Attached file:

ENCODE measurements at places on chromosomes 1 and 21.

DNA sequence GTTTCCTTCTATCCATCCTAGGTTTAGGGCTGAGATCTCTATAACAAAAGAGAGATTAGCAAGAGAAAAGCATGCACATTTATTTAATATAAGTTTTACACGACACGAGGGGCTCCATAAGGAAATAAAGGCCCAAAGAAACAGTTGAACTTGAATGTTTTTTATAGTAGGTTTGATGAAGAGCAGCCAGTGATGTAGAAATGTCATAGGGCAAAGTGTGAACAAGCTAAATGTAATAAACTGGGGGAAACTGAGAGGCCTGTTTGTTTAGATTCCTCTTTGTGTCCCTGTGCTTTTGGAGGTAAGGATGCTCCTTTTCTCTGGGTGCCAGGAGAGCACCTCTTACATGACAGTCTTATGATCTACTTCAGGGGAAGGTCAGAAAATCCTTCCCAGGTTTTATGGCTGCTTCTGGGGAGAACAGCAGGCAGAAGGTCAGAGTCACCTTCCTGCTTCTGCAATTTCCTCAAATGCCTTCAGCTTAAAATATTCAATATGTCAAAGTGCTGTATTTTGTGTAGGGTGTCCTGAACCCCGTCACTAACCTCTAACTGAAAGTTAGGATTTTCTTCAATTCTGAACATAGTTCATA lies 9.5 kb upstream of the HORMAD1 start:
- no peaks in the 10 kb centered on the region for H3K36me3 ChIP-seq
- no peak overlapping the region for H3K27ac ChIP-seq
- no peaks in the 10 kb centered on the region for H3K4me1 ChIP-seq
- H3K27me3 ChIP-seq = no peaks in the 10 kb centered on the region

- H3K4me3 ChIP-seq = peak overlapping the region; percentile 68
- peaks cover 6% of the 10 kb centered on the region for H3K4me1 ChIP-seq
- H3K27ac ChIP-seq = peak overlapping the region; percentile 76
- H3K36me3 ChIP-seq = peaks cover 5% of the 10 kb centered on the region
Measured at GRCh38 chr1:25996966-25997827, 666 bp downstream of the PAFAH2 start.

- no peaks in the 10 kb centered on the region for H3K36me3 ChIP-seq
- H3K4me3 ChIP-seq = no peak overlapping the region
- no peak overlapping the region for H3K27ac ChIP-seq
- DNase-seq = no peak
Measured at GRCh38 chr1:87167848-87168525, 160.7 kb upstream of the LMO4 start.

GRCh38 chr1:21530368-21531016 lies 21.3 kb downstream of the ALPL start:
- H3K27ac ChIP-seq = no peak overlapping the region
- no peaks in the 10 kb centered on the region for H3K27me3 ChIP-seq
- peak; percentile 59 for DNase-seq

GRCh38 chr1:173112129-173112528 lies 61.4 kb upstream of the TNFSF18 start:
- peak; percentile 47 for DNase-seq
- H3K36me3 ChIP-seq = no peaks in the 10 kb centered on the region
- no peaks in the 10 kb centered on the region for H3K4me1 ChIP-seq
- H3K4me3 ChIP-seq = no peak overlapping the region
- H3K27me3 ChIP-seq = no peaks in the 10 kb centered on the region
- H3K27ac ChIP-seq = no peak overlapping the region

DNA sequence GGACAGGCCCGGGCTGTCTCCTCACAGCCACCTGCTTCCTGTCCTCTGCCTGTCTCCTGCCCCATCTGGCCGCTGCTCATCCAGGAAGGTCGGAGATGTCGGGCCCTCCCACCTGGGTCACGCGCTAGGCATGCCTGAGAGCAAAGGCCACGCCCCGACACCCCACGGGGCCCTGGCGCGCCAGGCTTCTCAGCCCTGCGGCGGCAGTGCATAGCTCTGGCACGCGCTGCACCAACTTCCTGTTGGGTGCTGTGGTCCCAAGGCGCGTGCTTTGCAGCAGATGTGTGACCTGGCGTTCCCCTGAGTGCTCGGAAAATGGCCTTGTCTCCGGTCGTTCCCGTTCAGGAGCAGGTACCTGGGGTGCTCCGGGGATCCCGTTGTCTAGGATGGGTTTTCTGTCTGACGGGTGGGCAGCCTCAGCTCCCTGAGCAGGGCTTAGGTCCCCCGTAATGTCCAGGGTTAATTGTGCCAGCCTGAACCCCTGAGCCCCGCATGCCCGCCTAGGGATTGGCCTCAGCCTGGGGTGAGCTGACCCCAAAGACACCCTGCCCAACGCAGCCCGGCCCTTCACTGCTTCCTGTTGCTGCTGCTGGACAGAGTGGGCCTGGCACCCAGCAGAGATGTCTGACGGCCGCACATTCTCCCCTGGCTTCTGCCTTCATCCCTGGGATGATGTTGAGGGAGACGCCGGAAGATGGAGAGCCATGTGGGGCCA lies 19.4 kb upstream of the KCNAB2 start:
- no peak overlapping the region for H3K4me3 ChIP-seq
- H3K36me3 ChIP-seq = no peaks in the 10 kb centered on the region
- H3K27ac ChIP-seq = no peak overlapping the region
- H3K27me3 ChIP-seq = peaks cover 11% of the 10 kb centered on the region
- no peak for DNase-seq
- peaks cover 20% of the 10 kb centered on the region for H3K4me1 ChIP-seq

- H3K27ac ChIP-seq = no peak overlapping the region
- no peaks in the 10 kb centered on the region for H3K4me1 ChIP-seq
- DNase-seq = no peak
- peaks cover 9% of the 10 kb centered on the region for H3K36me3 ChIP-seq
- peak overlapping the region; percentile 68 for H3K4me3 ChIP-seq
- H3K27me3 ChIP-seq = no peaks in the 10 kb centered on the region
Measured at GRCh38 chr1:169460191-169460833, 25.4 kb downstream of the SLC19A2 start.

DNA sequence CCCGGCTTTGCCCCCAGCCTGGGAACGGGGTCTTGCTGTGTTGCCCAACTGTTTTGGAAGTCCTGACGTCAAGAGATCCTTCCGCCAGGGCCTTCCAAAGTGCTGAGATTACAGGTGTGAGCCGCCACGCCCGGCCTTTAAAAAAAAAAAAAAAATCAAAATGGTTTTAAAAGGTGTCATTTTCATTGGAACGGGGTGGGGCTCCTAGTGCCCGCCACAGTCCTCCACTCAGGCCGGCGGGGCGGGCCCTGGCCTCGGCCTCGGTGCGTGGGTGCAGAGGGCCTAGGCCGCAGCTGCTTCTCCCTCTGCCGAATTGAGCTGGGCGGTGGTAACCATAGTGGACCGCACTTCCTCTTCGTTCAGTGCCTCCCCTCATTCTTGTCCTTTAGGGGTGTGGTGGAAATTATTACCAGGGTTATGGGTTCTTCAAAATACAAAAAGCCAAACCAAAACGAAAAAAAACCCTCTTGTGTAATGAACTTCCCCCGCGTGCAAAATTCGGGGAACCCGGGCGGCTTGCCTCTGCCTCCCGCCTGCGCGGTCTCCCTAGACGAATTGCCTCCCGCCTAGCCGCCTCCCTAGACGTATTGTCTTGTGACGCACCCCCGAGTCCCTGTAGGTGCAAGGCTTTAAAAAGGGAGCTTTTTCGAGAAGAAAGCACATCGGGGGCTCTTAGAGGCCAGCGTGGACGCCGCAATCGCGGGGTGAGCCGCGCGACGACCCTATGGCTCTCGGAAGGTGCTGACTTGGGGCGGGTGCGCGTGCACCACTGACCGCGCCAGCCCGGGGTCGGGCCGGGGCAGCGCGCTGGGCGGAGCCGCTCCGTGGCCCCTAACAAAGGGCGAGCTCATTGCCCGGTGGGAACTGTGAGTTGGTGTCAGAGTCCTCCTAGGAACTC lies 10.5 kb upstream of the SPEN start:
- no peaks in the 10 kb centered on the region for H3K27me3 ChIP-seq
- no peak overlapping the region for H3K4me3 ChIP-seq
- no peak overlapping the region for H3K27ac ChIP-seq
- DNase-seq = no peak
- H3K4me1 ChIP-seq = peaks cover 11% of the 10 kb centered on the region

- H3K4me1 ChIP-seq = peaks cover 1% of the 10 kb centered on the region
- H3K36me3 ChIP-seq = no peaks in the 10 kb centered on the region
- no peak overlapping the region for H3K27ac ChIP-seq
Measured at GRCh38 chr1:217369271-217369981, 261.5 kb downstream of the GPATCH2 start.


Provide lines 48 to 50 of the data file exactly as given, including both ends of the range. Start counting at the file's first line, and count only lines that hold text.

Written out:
- H3K4me1 ChIP-seq = peaks cover 1% of the 10 kb centered on the region
- H3K36me3 ChIP-seq = no peaks in the 10 kb centered on the region
- no peak overlapping the region for H3K27ac ChIP-seq